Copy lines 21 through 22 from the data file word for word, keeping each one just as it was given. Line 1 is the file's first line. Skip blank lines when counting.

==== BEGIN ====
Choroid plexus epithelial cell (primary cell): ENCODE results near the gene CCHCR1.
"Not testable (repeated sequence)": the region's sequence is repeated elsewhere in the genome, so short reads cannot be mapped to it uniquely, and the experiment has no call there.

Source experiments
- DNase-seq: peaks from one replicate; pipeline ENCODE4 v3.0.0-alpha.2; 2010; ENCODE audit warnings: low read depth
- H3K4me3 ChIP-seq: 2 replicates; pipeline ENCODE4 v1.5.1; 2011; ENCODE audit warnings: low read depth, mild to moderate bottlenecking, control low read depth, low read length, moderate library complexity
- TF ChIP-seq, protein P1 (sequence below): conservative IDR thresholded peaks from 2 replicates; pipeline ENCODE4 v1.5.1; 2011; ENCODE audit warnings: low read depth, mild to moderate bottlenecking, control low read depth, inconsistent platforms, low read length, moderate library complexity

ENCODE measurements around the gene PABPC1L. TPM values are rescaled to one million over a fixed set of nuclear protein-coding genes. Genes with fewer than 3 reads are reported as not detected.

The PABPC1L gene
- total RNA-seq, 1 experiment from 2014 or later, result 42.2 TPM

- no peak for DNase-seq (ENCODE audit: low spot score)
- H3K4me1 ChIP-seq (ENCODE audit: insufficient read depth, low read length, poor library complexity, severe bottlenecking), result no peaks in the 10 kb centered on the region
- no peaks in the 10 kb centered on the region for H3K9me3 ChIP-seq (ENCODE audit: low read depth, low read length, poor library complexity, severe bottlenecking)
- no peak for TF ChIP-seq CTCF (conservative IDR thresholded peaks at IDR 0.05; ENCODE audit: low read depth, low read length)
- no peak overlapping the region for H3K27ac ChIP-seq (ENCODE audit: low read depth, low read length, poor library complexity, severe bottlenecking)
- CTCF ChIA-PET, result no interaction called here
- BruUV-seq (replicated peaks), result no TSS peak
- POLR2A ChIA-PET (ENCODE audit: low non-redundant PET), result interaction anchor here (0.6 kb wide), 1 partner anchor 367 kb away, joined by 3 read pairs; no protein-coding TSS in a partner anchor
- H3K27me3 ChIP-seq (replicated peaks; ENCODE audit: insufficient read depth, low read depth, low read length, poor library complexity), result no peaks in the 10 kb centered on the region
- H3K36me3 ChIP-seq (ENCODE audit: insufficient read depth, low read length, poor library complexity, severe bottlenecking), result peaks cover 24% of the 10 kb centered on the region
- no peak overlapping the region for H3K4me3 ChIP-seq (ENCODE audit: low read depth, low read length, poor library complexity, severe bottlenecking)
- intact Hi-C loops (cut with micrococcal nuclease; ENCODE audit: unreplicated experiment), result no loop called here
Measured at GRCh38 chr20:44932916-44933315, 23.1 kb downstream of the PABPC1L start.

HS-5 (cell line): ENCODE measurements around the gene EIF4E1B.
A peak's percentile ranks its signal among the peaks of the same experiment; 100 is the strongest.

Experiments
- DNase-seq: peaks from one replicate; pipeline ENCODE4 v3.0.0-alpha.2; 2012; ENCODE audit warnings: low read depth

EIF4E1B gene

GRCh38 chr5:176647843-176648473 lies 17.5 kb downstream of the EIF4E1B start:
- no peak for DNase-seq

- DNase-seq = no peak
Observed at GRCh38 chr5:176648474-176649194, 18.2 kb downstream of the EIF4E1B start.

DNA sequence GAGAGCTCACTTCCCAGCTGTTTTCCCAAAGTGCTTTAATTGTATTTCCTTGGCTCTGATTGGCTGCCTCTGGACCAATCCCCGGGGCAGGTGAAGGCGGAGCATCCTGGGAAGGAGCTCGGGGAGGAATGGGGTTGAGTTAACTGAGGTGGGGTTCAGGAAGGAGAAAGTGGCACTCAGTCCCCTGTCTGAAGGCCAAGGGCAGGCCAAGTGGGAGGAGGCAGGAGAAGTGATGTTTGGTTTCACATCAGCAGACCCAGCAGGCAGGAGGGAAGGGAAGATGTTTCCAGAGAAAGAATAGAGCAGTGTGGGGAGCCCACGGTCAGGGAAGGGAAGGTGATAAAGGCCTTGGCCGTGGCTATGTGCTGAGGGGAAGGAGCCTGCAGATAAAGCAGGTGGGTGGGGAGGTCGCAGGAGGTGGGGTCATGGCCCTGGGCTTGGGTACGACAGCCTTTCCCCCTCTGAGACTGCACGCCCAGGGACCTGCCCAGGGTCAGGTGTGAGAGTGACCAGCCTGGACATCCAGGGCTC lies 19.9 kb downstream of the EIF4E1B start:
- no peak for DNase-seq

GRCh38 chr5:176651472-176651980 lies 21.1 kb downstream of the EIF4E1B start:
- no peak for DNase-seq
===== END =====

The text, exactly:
- intact Hi-C loops (cut with micrococcal nuclease; ENCODE audit: unreplicated experiment), result no loop called here
Measured at GRCh38 chr20:44932916-44933315, 23.1 kb downstream of the PABPC1L start.